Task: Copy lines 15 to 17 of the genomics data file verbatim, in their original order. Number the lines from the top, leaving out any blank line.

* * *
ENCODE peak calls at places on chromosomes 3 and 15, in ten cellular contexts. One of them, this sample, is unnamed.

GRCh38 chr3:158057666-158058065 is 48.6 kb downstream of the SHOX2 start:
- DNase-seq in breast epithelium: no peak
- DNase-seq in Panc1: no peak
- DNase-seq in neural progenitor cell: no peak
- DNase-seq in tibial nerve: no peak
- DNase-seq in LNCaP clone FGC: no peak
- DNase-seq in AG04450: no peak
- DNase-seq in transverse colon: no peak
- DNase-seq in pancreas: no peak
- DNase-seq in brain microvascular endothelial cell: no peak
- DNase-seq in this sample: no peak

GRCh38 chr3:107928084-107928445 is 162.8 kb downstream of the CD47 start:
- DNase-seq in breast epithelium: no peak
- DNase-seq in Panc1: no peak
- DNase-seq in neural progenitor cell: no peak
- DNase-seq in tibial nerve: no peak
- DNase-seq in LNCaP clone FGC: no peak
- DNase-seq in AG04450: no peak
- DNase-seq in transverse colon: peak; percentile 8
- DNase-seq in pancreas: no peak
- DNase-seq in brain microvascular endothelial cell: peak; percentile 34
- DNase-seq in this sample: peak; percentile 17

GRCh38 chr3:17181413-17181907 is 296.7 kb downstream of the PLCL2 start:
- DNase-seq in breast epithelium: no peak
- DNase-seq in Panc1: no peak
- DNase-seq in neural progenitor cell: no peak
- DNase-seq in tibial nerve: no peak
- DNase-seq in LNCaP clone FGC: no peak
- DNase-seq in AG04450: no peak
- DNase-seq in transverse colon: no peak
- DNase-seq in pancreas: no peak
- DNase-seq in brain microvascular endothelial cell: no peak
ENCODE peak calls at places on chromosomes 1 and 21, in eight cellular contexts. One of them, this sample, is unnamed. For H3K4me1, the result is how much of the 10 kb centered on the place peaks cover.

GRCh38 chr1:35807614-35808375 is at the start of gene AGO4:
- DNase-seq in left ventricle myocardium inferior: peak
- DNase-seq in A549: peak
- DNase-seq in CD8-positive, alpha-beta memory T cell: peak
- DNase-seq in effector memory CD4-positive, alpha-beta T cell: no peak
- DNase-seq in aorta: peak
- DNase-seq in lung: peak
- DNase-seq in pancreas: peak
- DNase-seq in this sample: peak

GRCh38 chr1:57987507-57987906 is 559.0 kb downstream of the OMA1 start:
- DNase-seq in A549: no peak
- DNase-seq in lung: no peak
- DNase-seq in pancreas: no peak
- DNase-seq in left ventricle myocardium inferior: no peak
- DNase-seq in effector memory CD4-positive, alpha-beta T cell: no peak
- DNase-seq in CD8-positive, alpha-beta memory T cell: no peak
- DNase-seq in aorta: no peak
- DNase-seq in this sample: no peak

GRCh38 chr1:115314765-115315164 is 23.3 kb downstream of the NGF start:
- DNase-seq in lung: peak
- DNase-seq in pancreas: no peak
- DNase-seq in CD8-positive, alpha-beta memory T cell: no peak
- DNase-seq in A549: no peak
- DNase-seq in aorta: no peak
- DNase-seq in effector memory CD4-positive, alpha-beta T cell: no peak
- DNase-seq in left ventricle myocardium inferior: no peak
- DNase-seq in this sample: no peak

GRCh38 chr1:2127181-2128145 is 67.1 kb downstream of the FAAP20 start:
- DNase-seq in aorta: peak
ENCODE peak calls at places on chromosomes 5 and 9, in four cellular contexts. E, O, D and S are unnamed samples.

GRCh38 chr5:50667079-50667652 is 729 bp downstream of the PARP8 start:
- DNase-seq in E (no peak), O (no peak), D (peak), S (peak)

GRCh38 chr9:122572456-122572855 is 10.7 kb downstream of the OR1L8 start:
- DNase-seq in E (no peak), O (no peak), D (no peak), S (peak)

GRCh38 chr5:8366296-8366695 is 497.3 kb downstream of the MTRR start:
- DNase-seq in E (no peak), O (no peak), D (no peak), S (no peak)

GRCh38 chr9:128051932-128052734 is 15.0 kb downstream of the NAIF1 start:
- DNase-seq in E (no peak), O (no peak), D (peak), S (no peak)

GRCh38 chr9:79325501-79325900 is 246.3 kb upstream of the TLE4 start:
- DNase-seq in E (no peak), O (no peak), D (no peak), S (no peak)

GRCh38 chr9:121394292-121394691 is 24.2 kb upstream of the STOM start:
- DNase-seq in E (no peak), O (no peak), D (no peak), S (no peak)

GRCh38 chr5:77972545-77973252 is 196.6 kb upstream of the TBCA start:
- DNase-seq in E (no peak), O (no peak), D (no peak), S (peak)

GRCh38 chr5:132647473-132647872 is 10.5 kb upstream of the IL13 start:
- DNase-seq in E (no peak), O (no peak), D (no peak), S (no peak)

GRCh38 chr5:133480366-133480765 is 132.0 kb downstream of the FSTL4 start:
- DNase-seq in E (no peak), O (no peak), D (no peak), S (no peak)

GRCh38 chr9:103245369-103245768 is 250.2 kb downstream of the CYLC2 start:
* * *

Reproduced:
- DNase-seq in Panc1: no peak
- DNase-seq in neural progenitor cell: no peak
- DNase-seq in tibial nerve: no peak